God Takes On Power to Give it Away
Recently the North Carolina Synod of the Evangelical Lutheran Church released a video that struck a chord with me. Female clergy shared real words spoken to them by congregants, read out loud by male clergy. The shared comments became so terrible that the male clergy had trouble even reading them to the camera. Some even went as far as to preface with their non-belief before reading the line. (The video has been included at the top of this post.)
Meanwhile, most churches across the United States are oblivious of this video. They will go to their churches on Sunday morning, and continue to say the same scandalous things to their female clergy. Why? Because male ministers are so supportive of their female colleagues, until it comes to putting action into words.
How we have failed as clergy! How can our fellow ordained sisters live in this world without our ordained brothers rising up and speaking to this injustice? Have we learned nothing from Jesus?
One of the more frustrating aspects of being a minister is hearing fellow ministers swing the bible around like a mallet. They do it to take away the voice of the disenfranchised, smashing their sincere critiques to ribbons with quick take-away lines. One of those discussion smashing lines is Jesus came in masculine form to fortify that God puts power in exclusively male hands.
I'm here to say that nothing could be farther from the truth. Yes, Jesus was born male for a purpose, but that reason was never to subjugate women to masculine rule. In truth, God took on the power of the Ancient Near East male to give that power away to others.
The Woman at the Well (John 4:5-42): If Jesus were made male to retain power within masculinity, he would have been the person to preach to the Samaritans. It would have been his words who would have changed their hearts and minds. Instead, he spoke truth to femininity and put the power of evangelism in the hands of a female. That power was purposefully given away.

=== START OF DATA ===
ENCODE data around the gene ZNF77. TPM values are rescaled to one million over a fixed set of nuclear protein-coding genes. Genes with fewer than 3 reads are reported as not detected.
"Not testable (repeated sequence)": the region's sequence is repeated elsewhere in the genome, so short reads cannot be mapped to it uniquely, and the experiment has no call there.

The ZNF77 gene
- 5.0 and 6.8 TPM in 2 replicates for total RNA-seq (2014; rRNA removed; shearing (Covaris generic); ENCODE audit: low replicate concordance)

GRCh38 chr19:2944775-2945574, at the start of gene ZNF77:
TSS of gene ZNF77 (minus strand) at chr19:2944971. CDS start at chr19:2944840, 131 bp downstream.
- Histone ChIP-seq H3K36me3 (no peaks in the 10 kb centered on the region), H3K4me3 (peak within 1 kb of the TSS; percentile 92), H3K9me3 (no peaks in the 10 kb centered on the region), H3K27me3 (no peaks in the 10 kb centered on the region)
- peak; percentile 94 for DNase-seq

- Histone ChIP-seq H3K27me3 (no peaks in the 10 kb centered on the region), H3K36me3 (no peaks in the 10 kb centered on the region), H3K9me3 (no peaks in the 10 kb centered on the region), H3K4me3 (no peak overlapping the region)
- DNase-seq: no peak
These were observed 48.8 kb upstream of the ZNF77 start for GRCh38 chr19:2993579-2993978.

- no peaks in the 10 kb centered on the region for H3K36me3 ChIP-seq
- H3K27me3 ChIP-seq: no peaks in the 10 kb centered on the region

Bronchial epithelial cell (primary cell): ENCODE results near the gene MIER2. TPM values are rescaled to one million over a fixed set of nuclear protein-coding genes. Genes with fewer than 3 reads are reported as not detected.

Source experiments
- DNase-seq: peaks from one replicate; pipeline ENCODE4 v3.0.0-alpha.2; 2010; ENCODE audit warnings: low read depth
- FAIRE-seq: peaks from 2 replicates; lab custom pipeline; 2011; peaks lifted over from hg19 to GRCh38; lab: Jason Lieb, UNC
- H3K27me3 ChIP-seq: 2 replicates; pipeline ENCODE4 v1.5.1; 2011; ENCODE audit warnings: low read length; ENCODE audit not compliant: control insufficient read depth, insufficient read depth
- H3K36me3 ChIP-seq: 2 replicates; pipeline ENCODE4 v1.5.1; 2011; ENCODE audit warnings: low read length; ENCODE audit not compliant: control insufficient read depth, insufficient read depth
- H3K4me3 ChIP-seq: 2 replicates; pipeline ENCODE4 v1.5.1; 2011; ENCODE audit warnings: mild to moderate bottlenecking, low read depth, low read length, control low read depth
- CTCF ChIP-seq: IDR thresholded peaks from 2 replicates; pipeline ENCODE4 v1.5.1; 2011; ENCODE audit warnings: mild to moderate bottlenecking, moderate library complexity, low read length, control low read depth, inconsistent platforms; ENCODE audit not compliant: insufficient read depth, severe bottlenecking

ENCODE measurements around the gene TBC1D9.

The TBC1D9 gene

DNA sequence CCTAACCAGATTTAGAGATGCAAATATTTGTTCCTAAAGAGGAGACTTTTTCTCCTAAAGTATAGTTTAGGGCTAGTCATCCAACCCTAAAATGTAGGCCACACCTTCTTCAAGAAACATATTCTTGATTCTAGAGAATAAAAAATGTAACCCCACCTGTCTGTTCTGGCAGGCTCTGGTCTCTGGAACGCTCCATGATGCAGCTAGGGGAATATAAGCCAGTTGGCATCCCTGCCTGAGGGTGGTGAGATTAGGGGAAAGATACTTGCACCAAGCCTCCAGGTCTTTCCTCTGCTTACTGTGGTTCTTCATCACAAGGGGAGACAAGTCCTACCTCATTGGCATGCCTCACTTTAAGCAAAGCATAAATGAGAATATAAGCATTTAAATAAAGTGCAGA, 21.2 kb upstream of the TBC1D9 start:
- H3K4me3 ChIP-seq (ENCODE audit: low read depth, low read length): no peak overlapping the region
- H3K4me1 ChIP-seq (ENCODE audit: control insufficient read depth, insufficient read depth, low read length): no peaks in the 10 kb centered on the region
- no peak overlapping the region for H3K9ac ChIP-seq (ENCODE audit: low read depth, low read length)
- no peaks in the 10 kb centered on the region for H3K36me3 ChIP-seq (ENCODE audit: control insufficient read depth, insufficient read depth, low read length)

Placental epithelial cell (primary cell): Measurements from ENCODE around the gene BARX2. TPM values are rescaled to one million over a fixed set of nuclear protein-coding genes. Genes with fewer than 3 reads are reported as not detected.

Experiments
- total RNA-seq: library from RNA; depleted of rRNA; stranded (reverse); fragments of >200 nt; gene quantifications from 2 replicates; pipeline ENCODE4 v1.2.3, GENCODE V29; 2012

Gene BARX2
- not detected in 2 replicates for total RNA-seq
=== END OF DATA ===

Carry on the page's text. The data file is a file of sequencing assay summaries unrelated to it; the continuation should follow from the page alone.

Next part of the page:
Mary and Martha (Luke 10:38-42): If Jesus were made male to retain power within masculinity, he would have worded his response to Martha differently. Jesus' response to Martha empowers her. All he had to say was, "I'm allowing it." This would have ended the conversation, and Martha would have returned to the kitchen. Just the fact that Mary was allowed to sit where men were traditionally only allowed was scandalous enough, but he also allows Martha to counter his decision as an equal.
Mary Magdalene (Matthew 28:1-10): If Jesus were made male to retain power within masculinity, the first words of a risen Christ would not have been given to a female. Realize Mary didn't have to tell the Disciples anything. Jesus would trump any words spoken for or against a risen Lord. Why give Mary the opportunity to tell the Disciples first, when just shortly afterwards they would see for themselves? It gave power to Mary to preach the Gospel.
All three of these examples would deflate if God had taken feminine form. Power was purposefully put in masculine form to share that power with females. No one saw it back then. Everyone was still looking for power for powers sake: A mighty Warrior King that would smite everyone and take back Israel. Instead, Jesus came as the Prince of Peace. Jesus came in male form because no one back then would have listened to a female. Then, God incarnate, at multiple occasions, gave power to the opposite sex.
Speaking directly to my brothers in Christ: That's a direct call. That's a call that is scandalous, and difficult. Jesus leaves Christendom with more than a backroom support. Jesus calls all males to act towards gender equality. To speak truth to the truths my sisters in Christ are already speaking.
To borrow from John Mayer:
...Even if your hands are shaking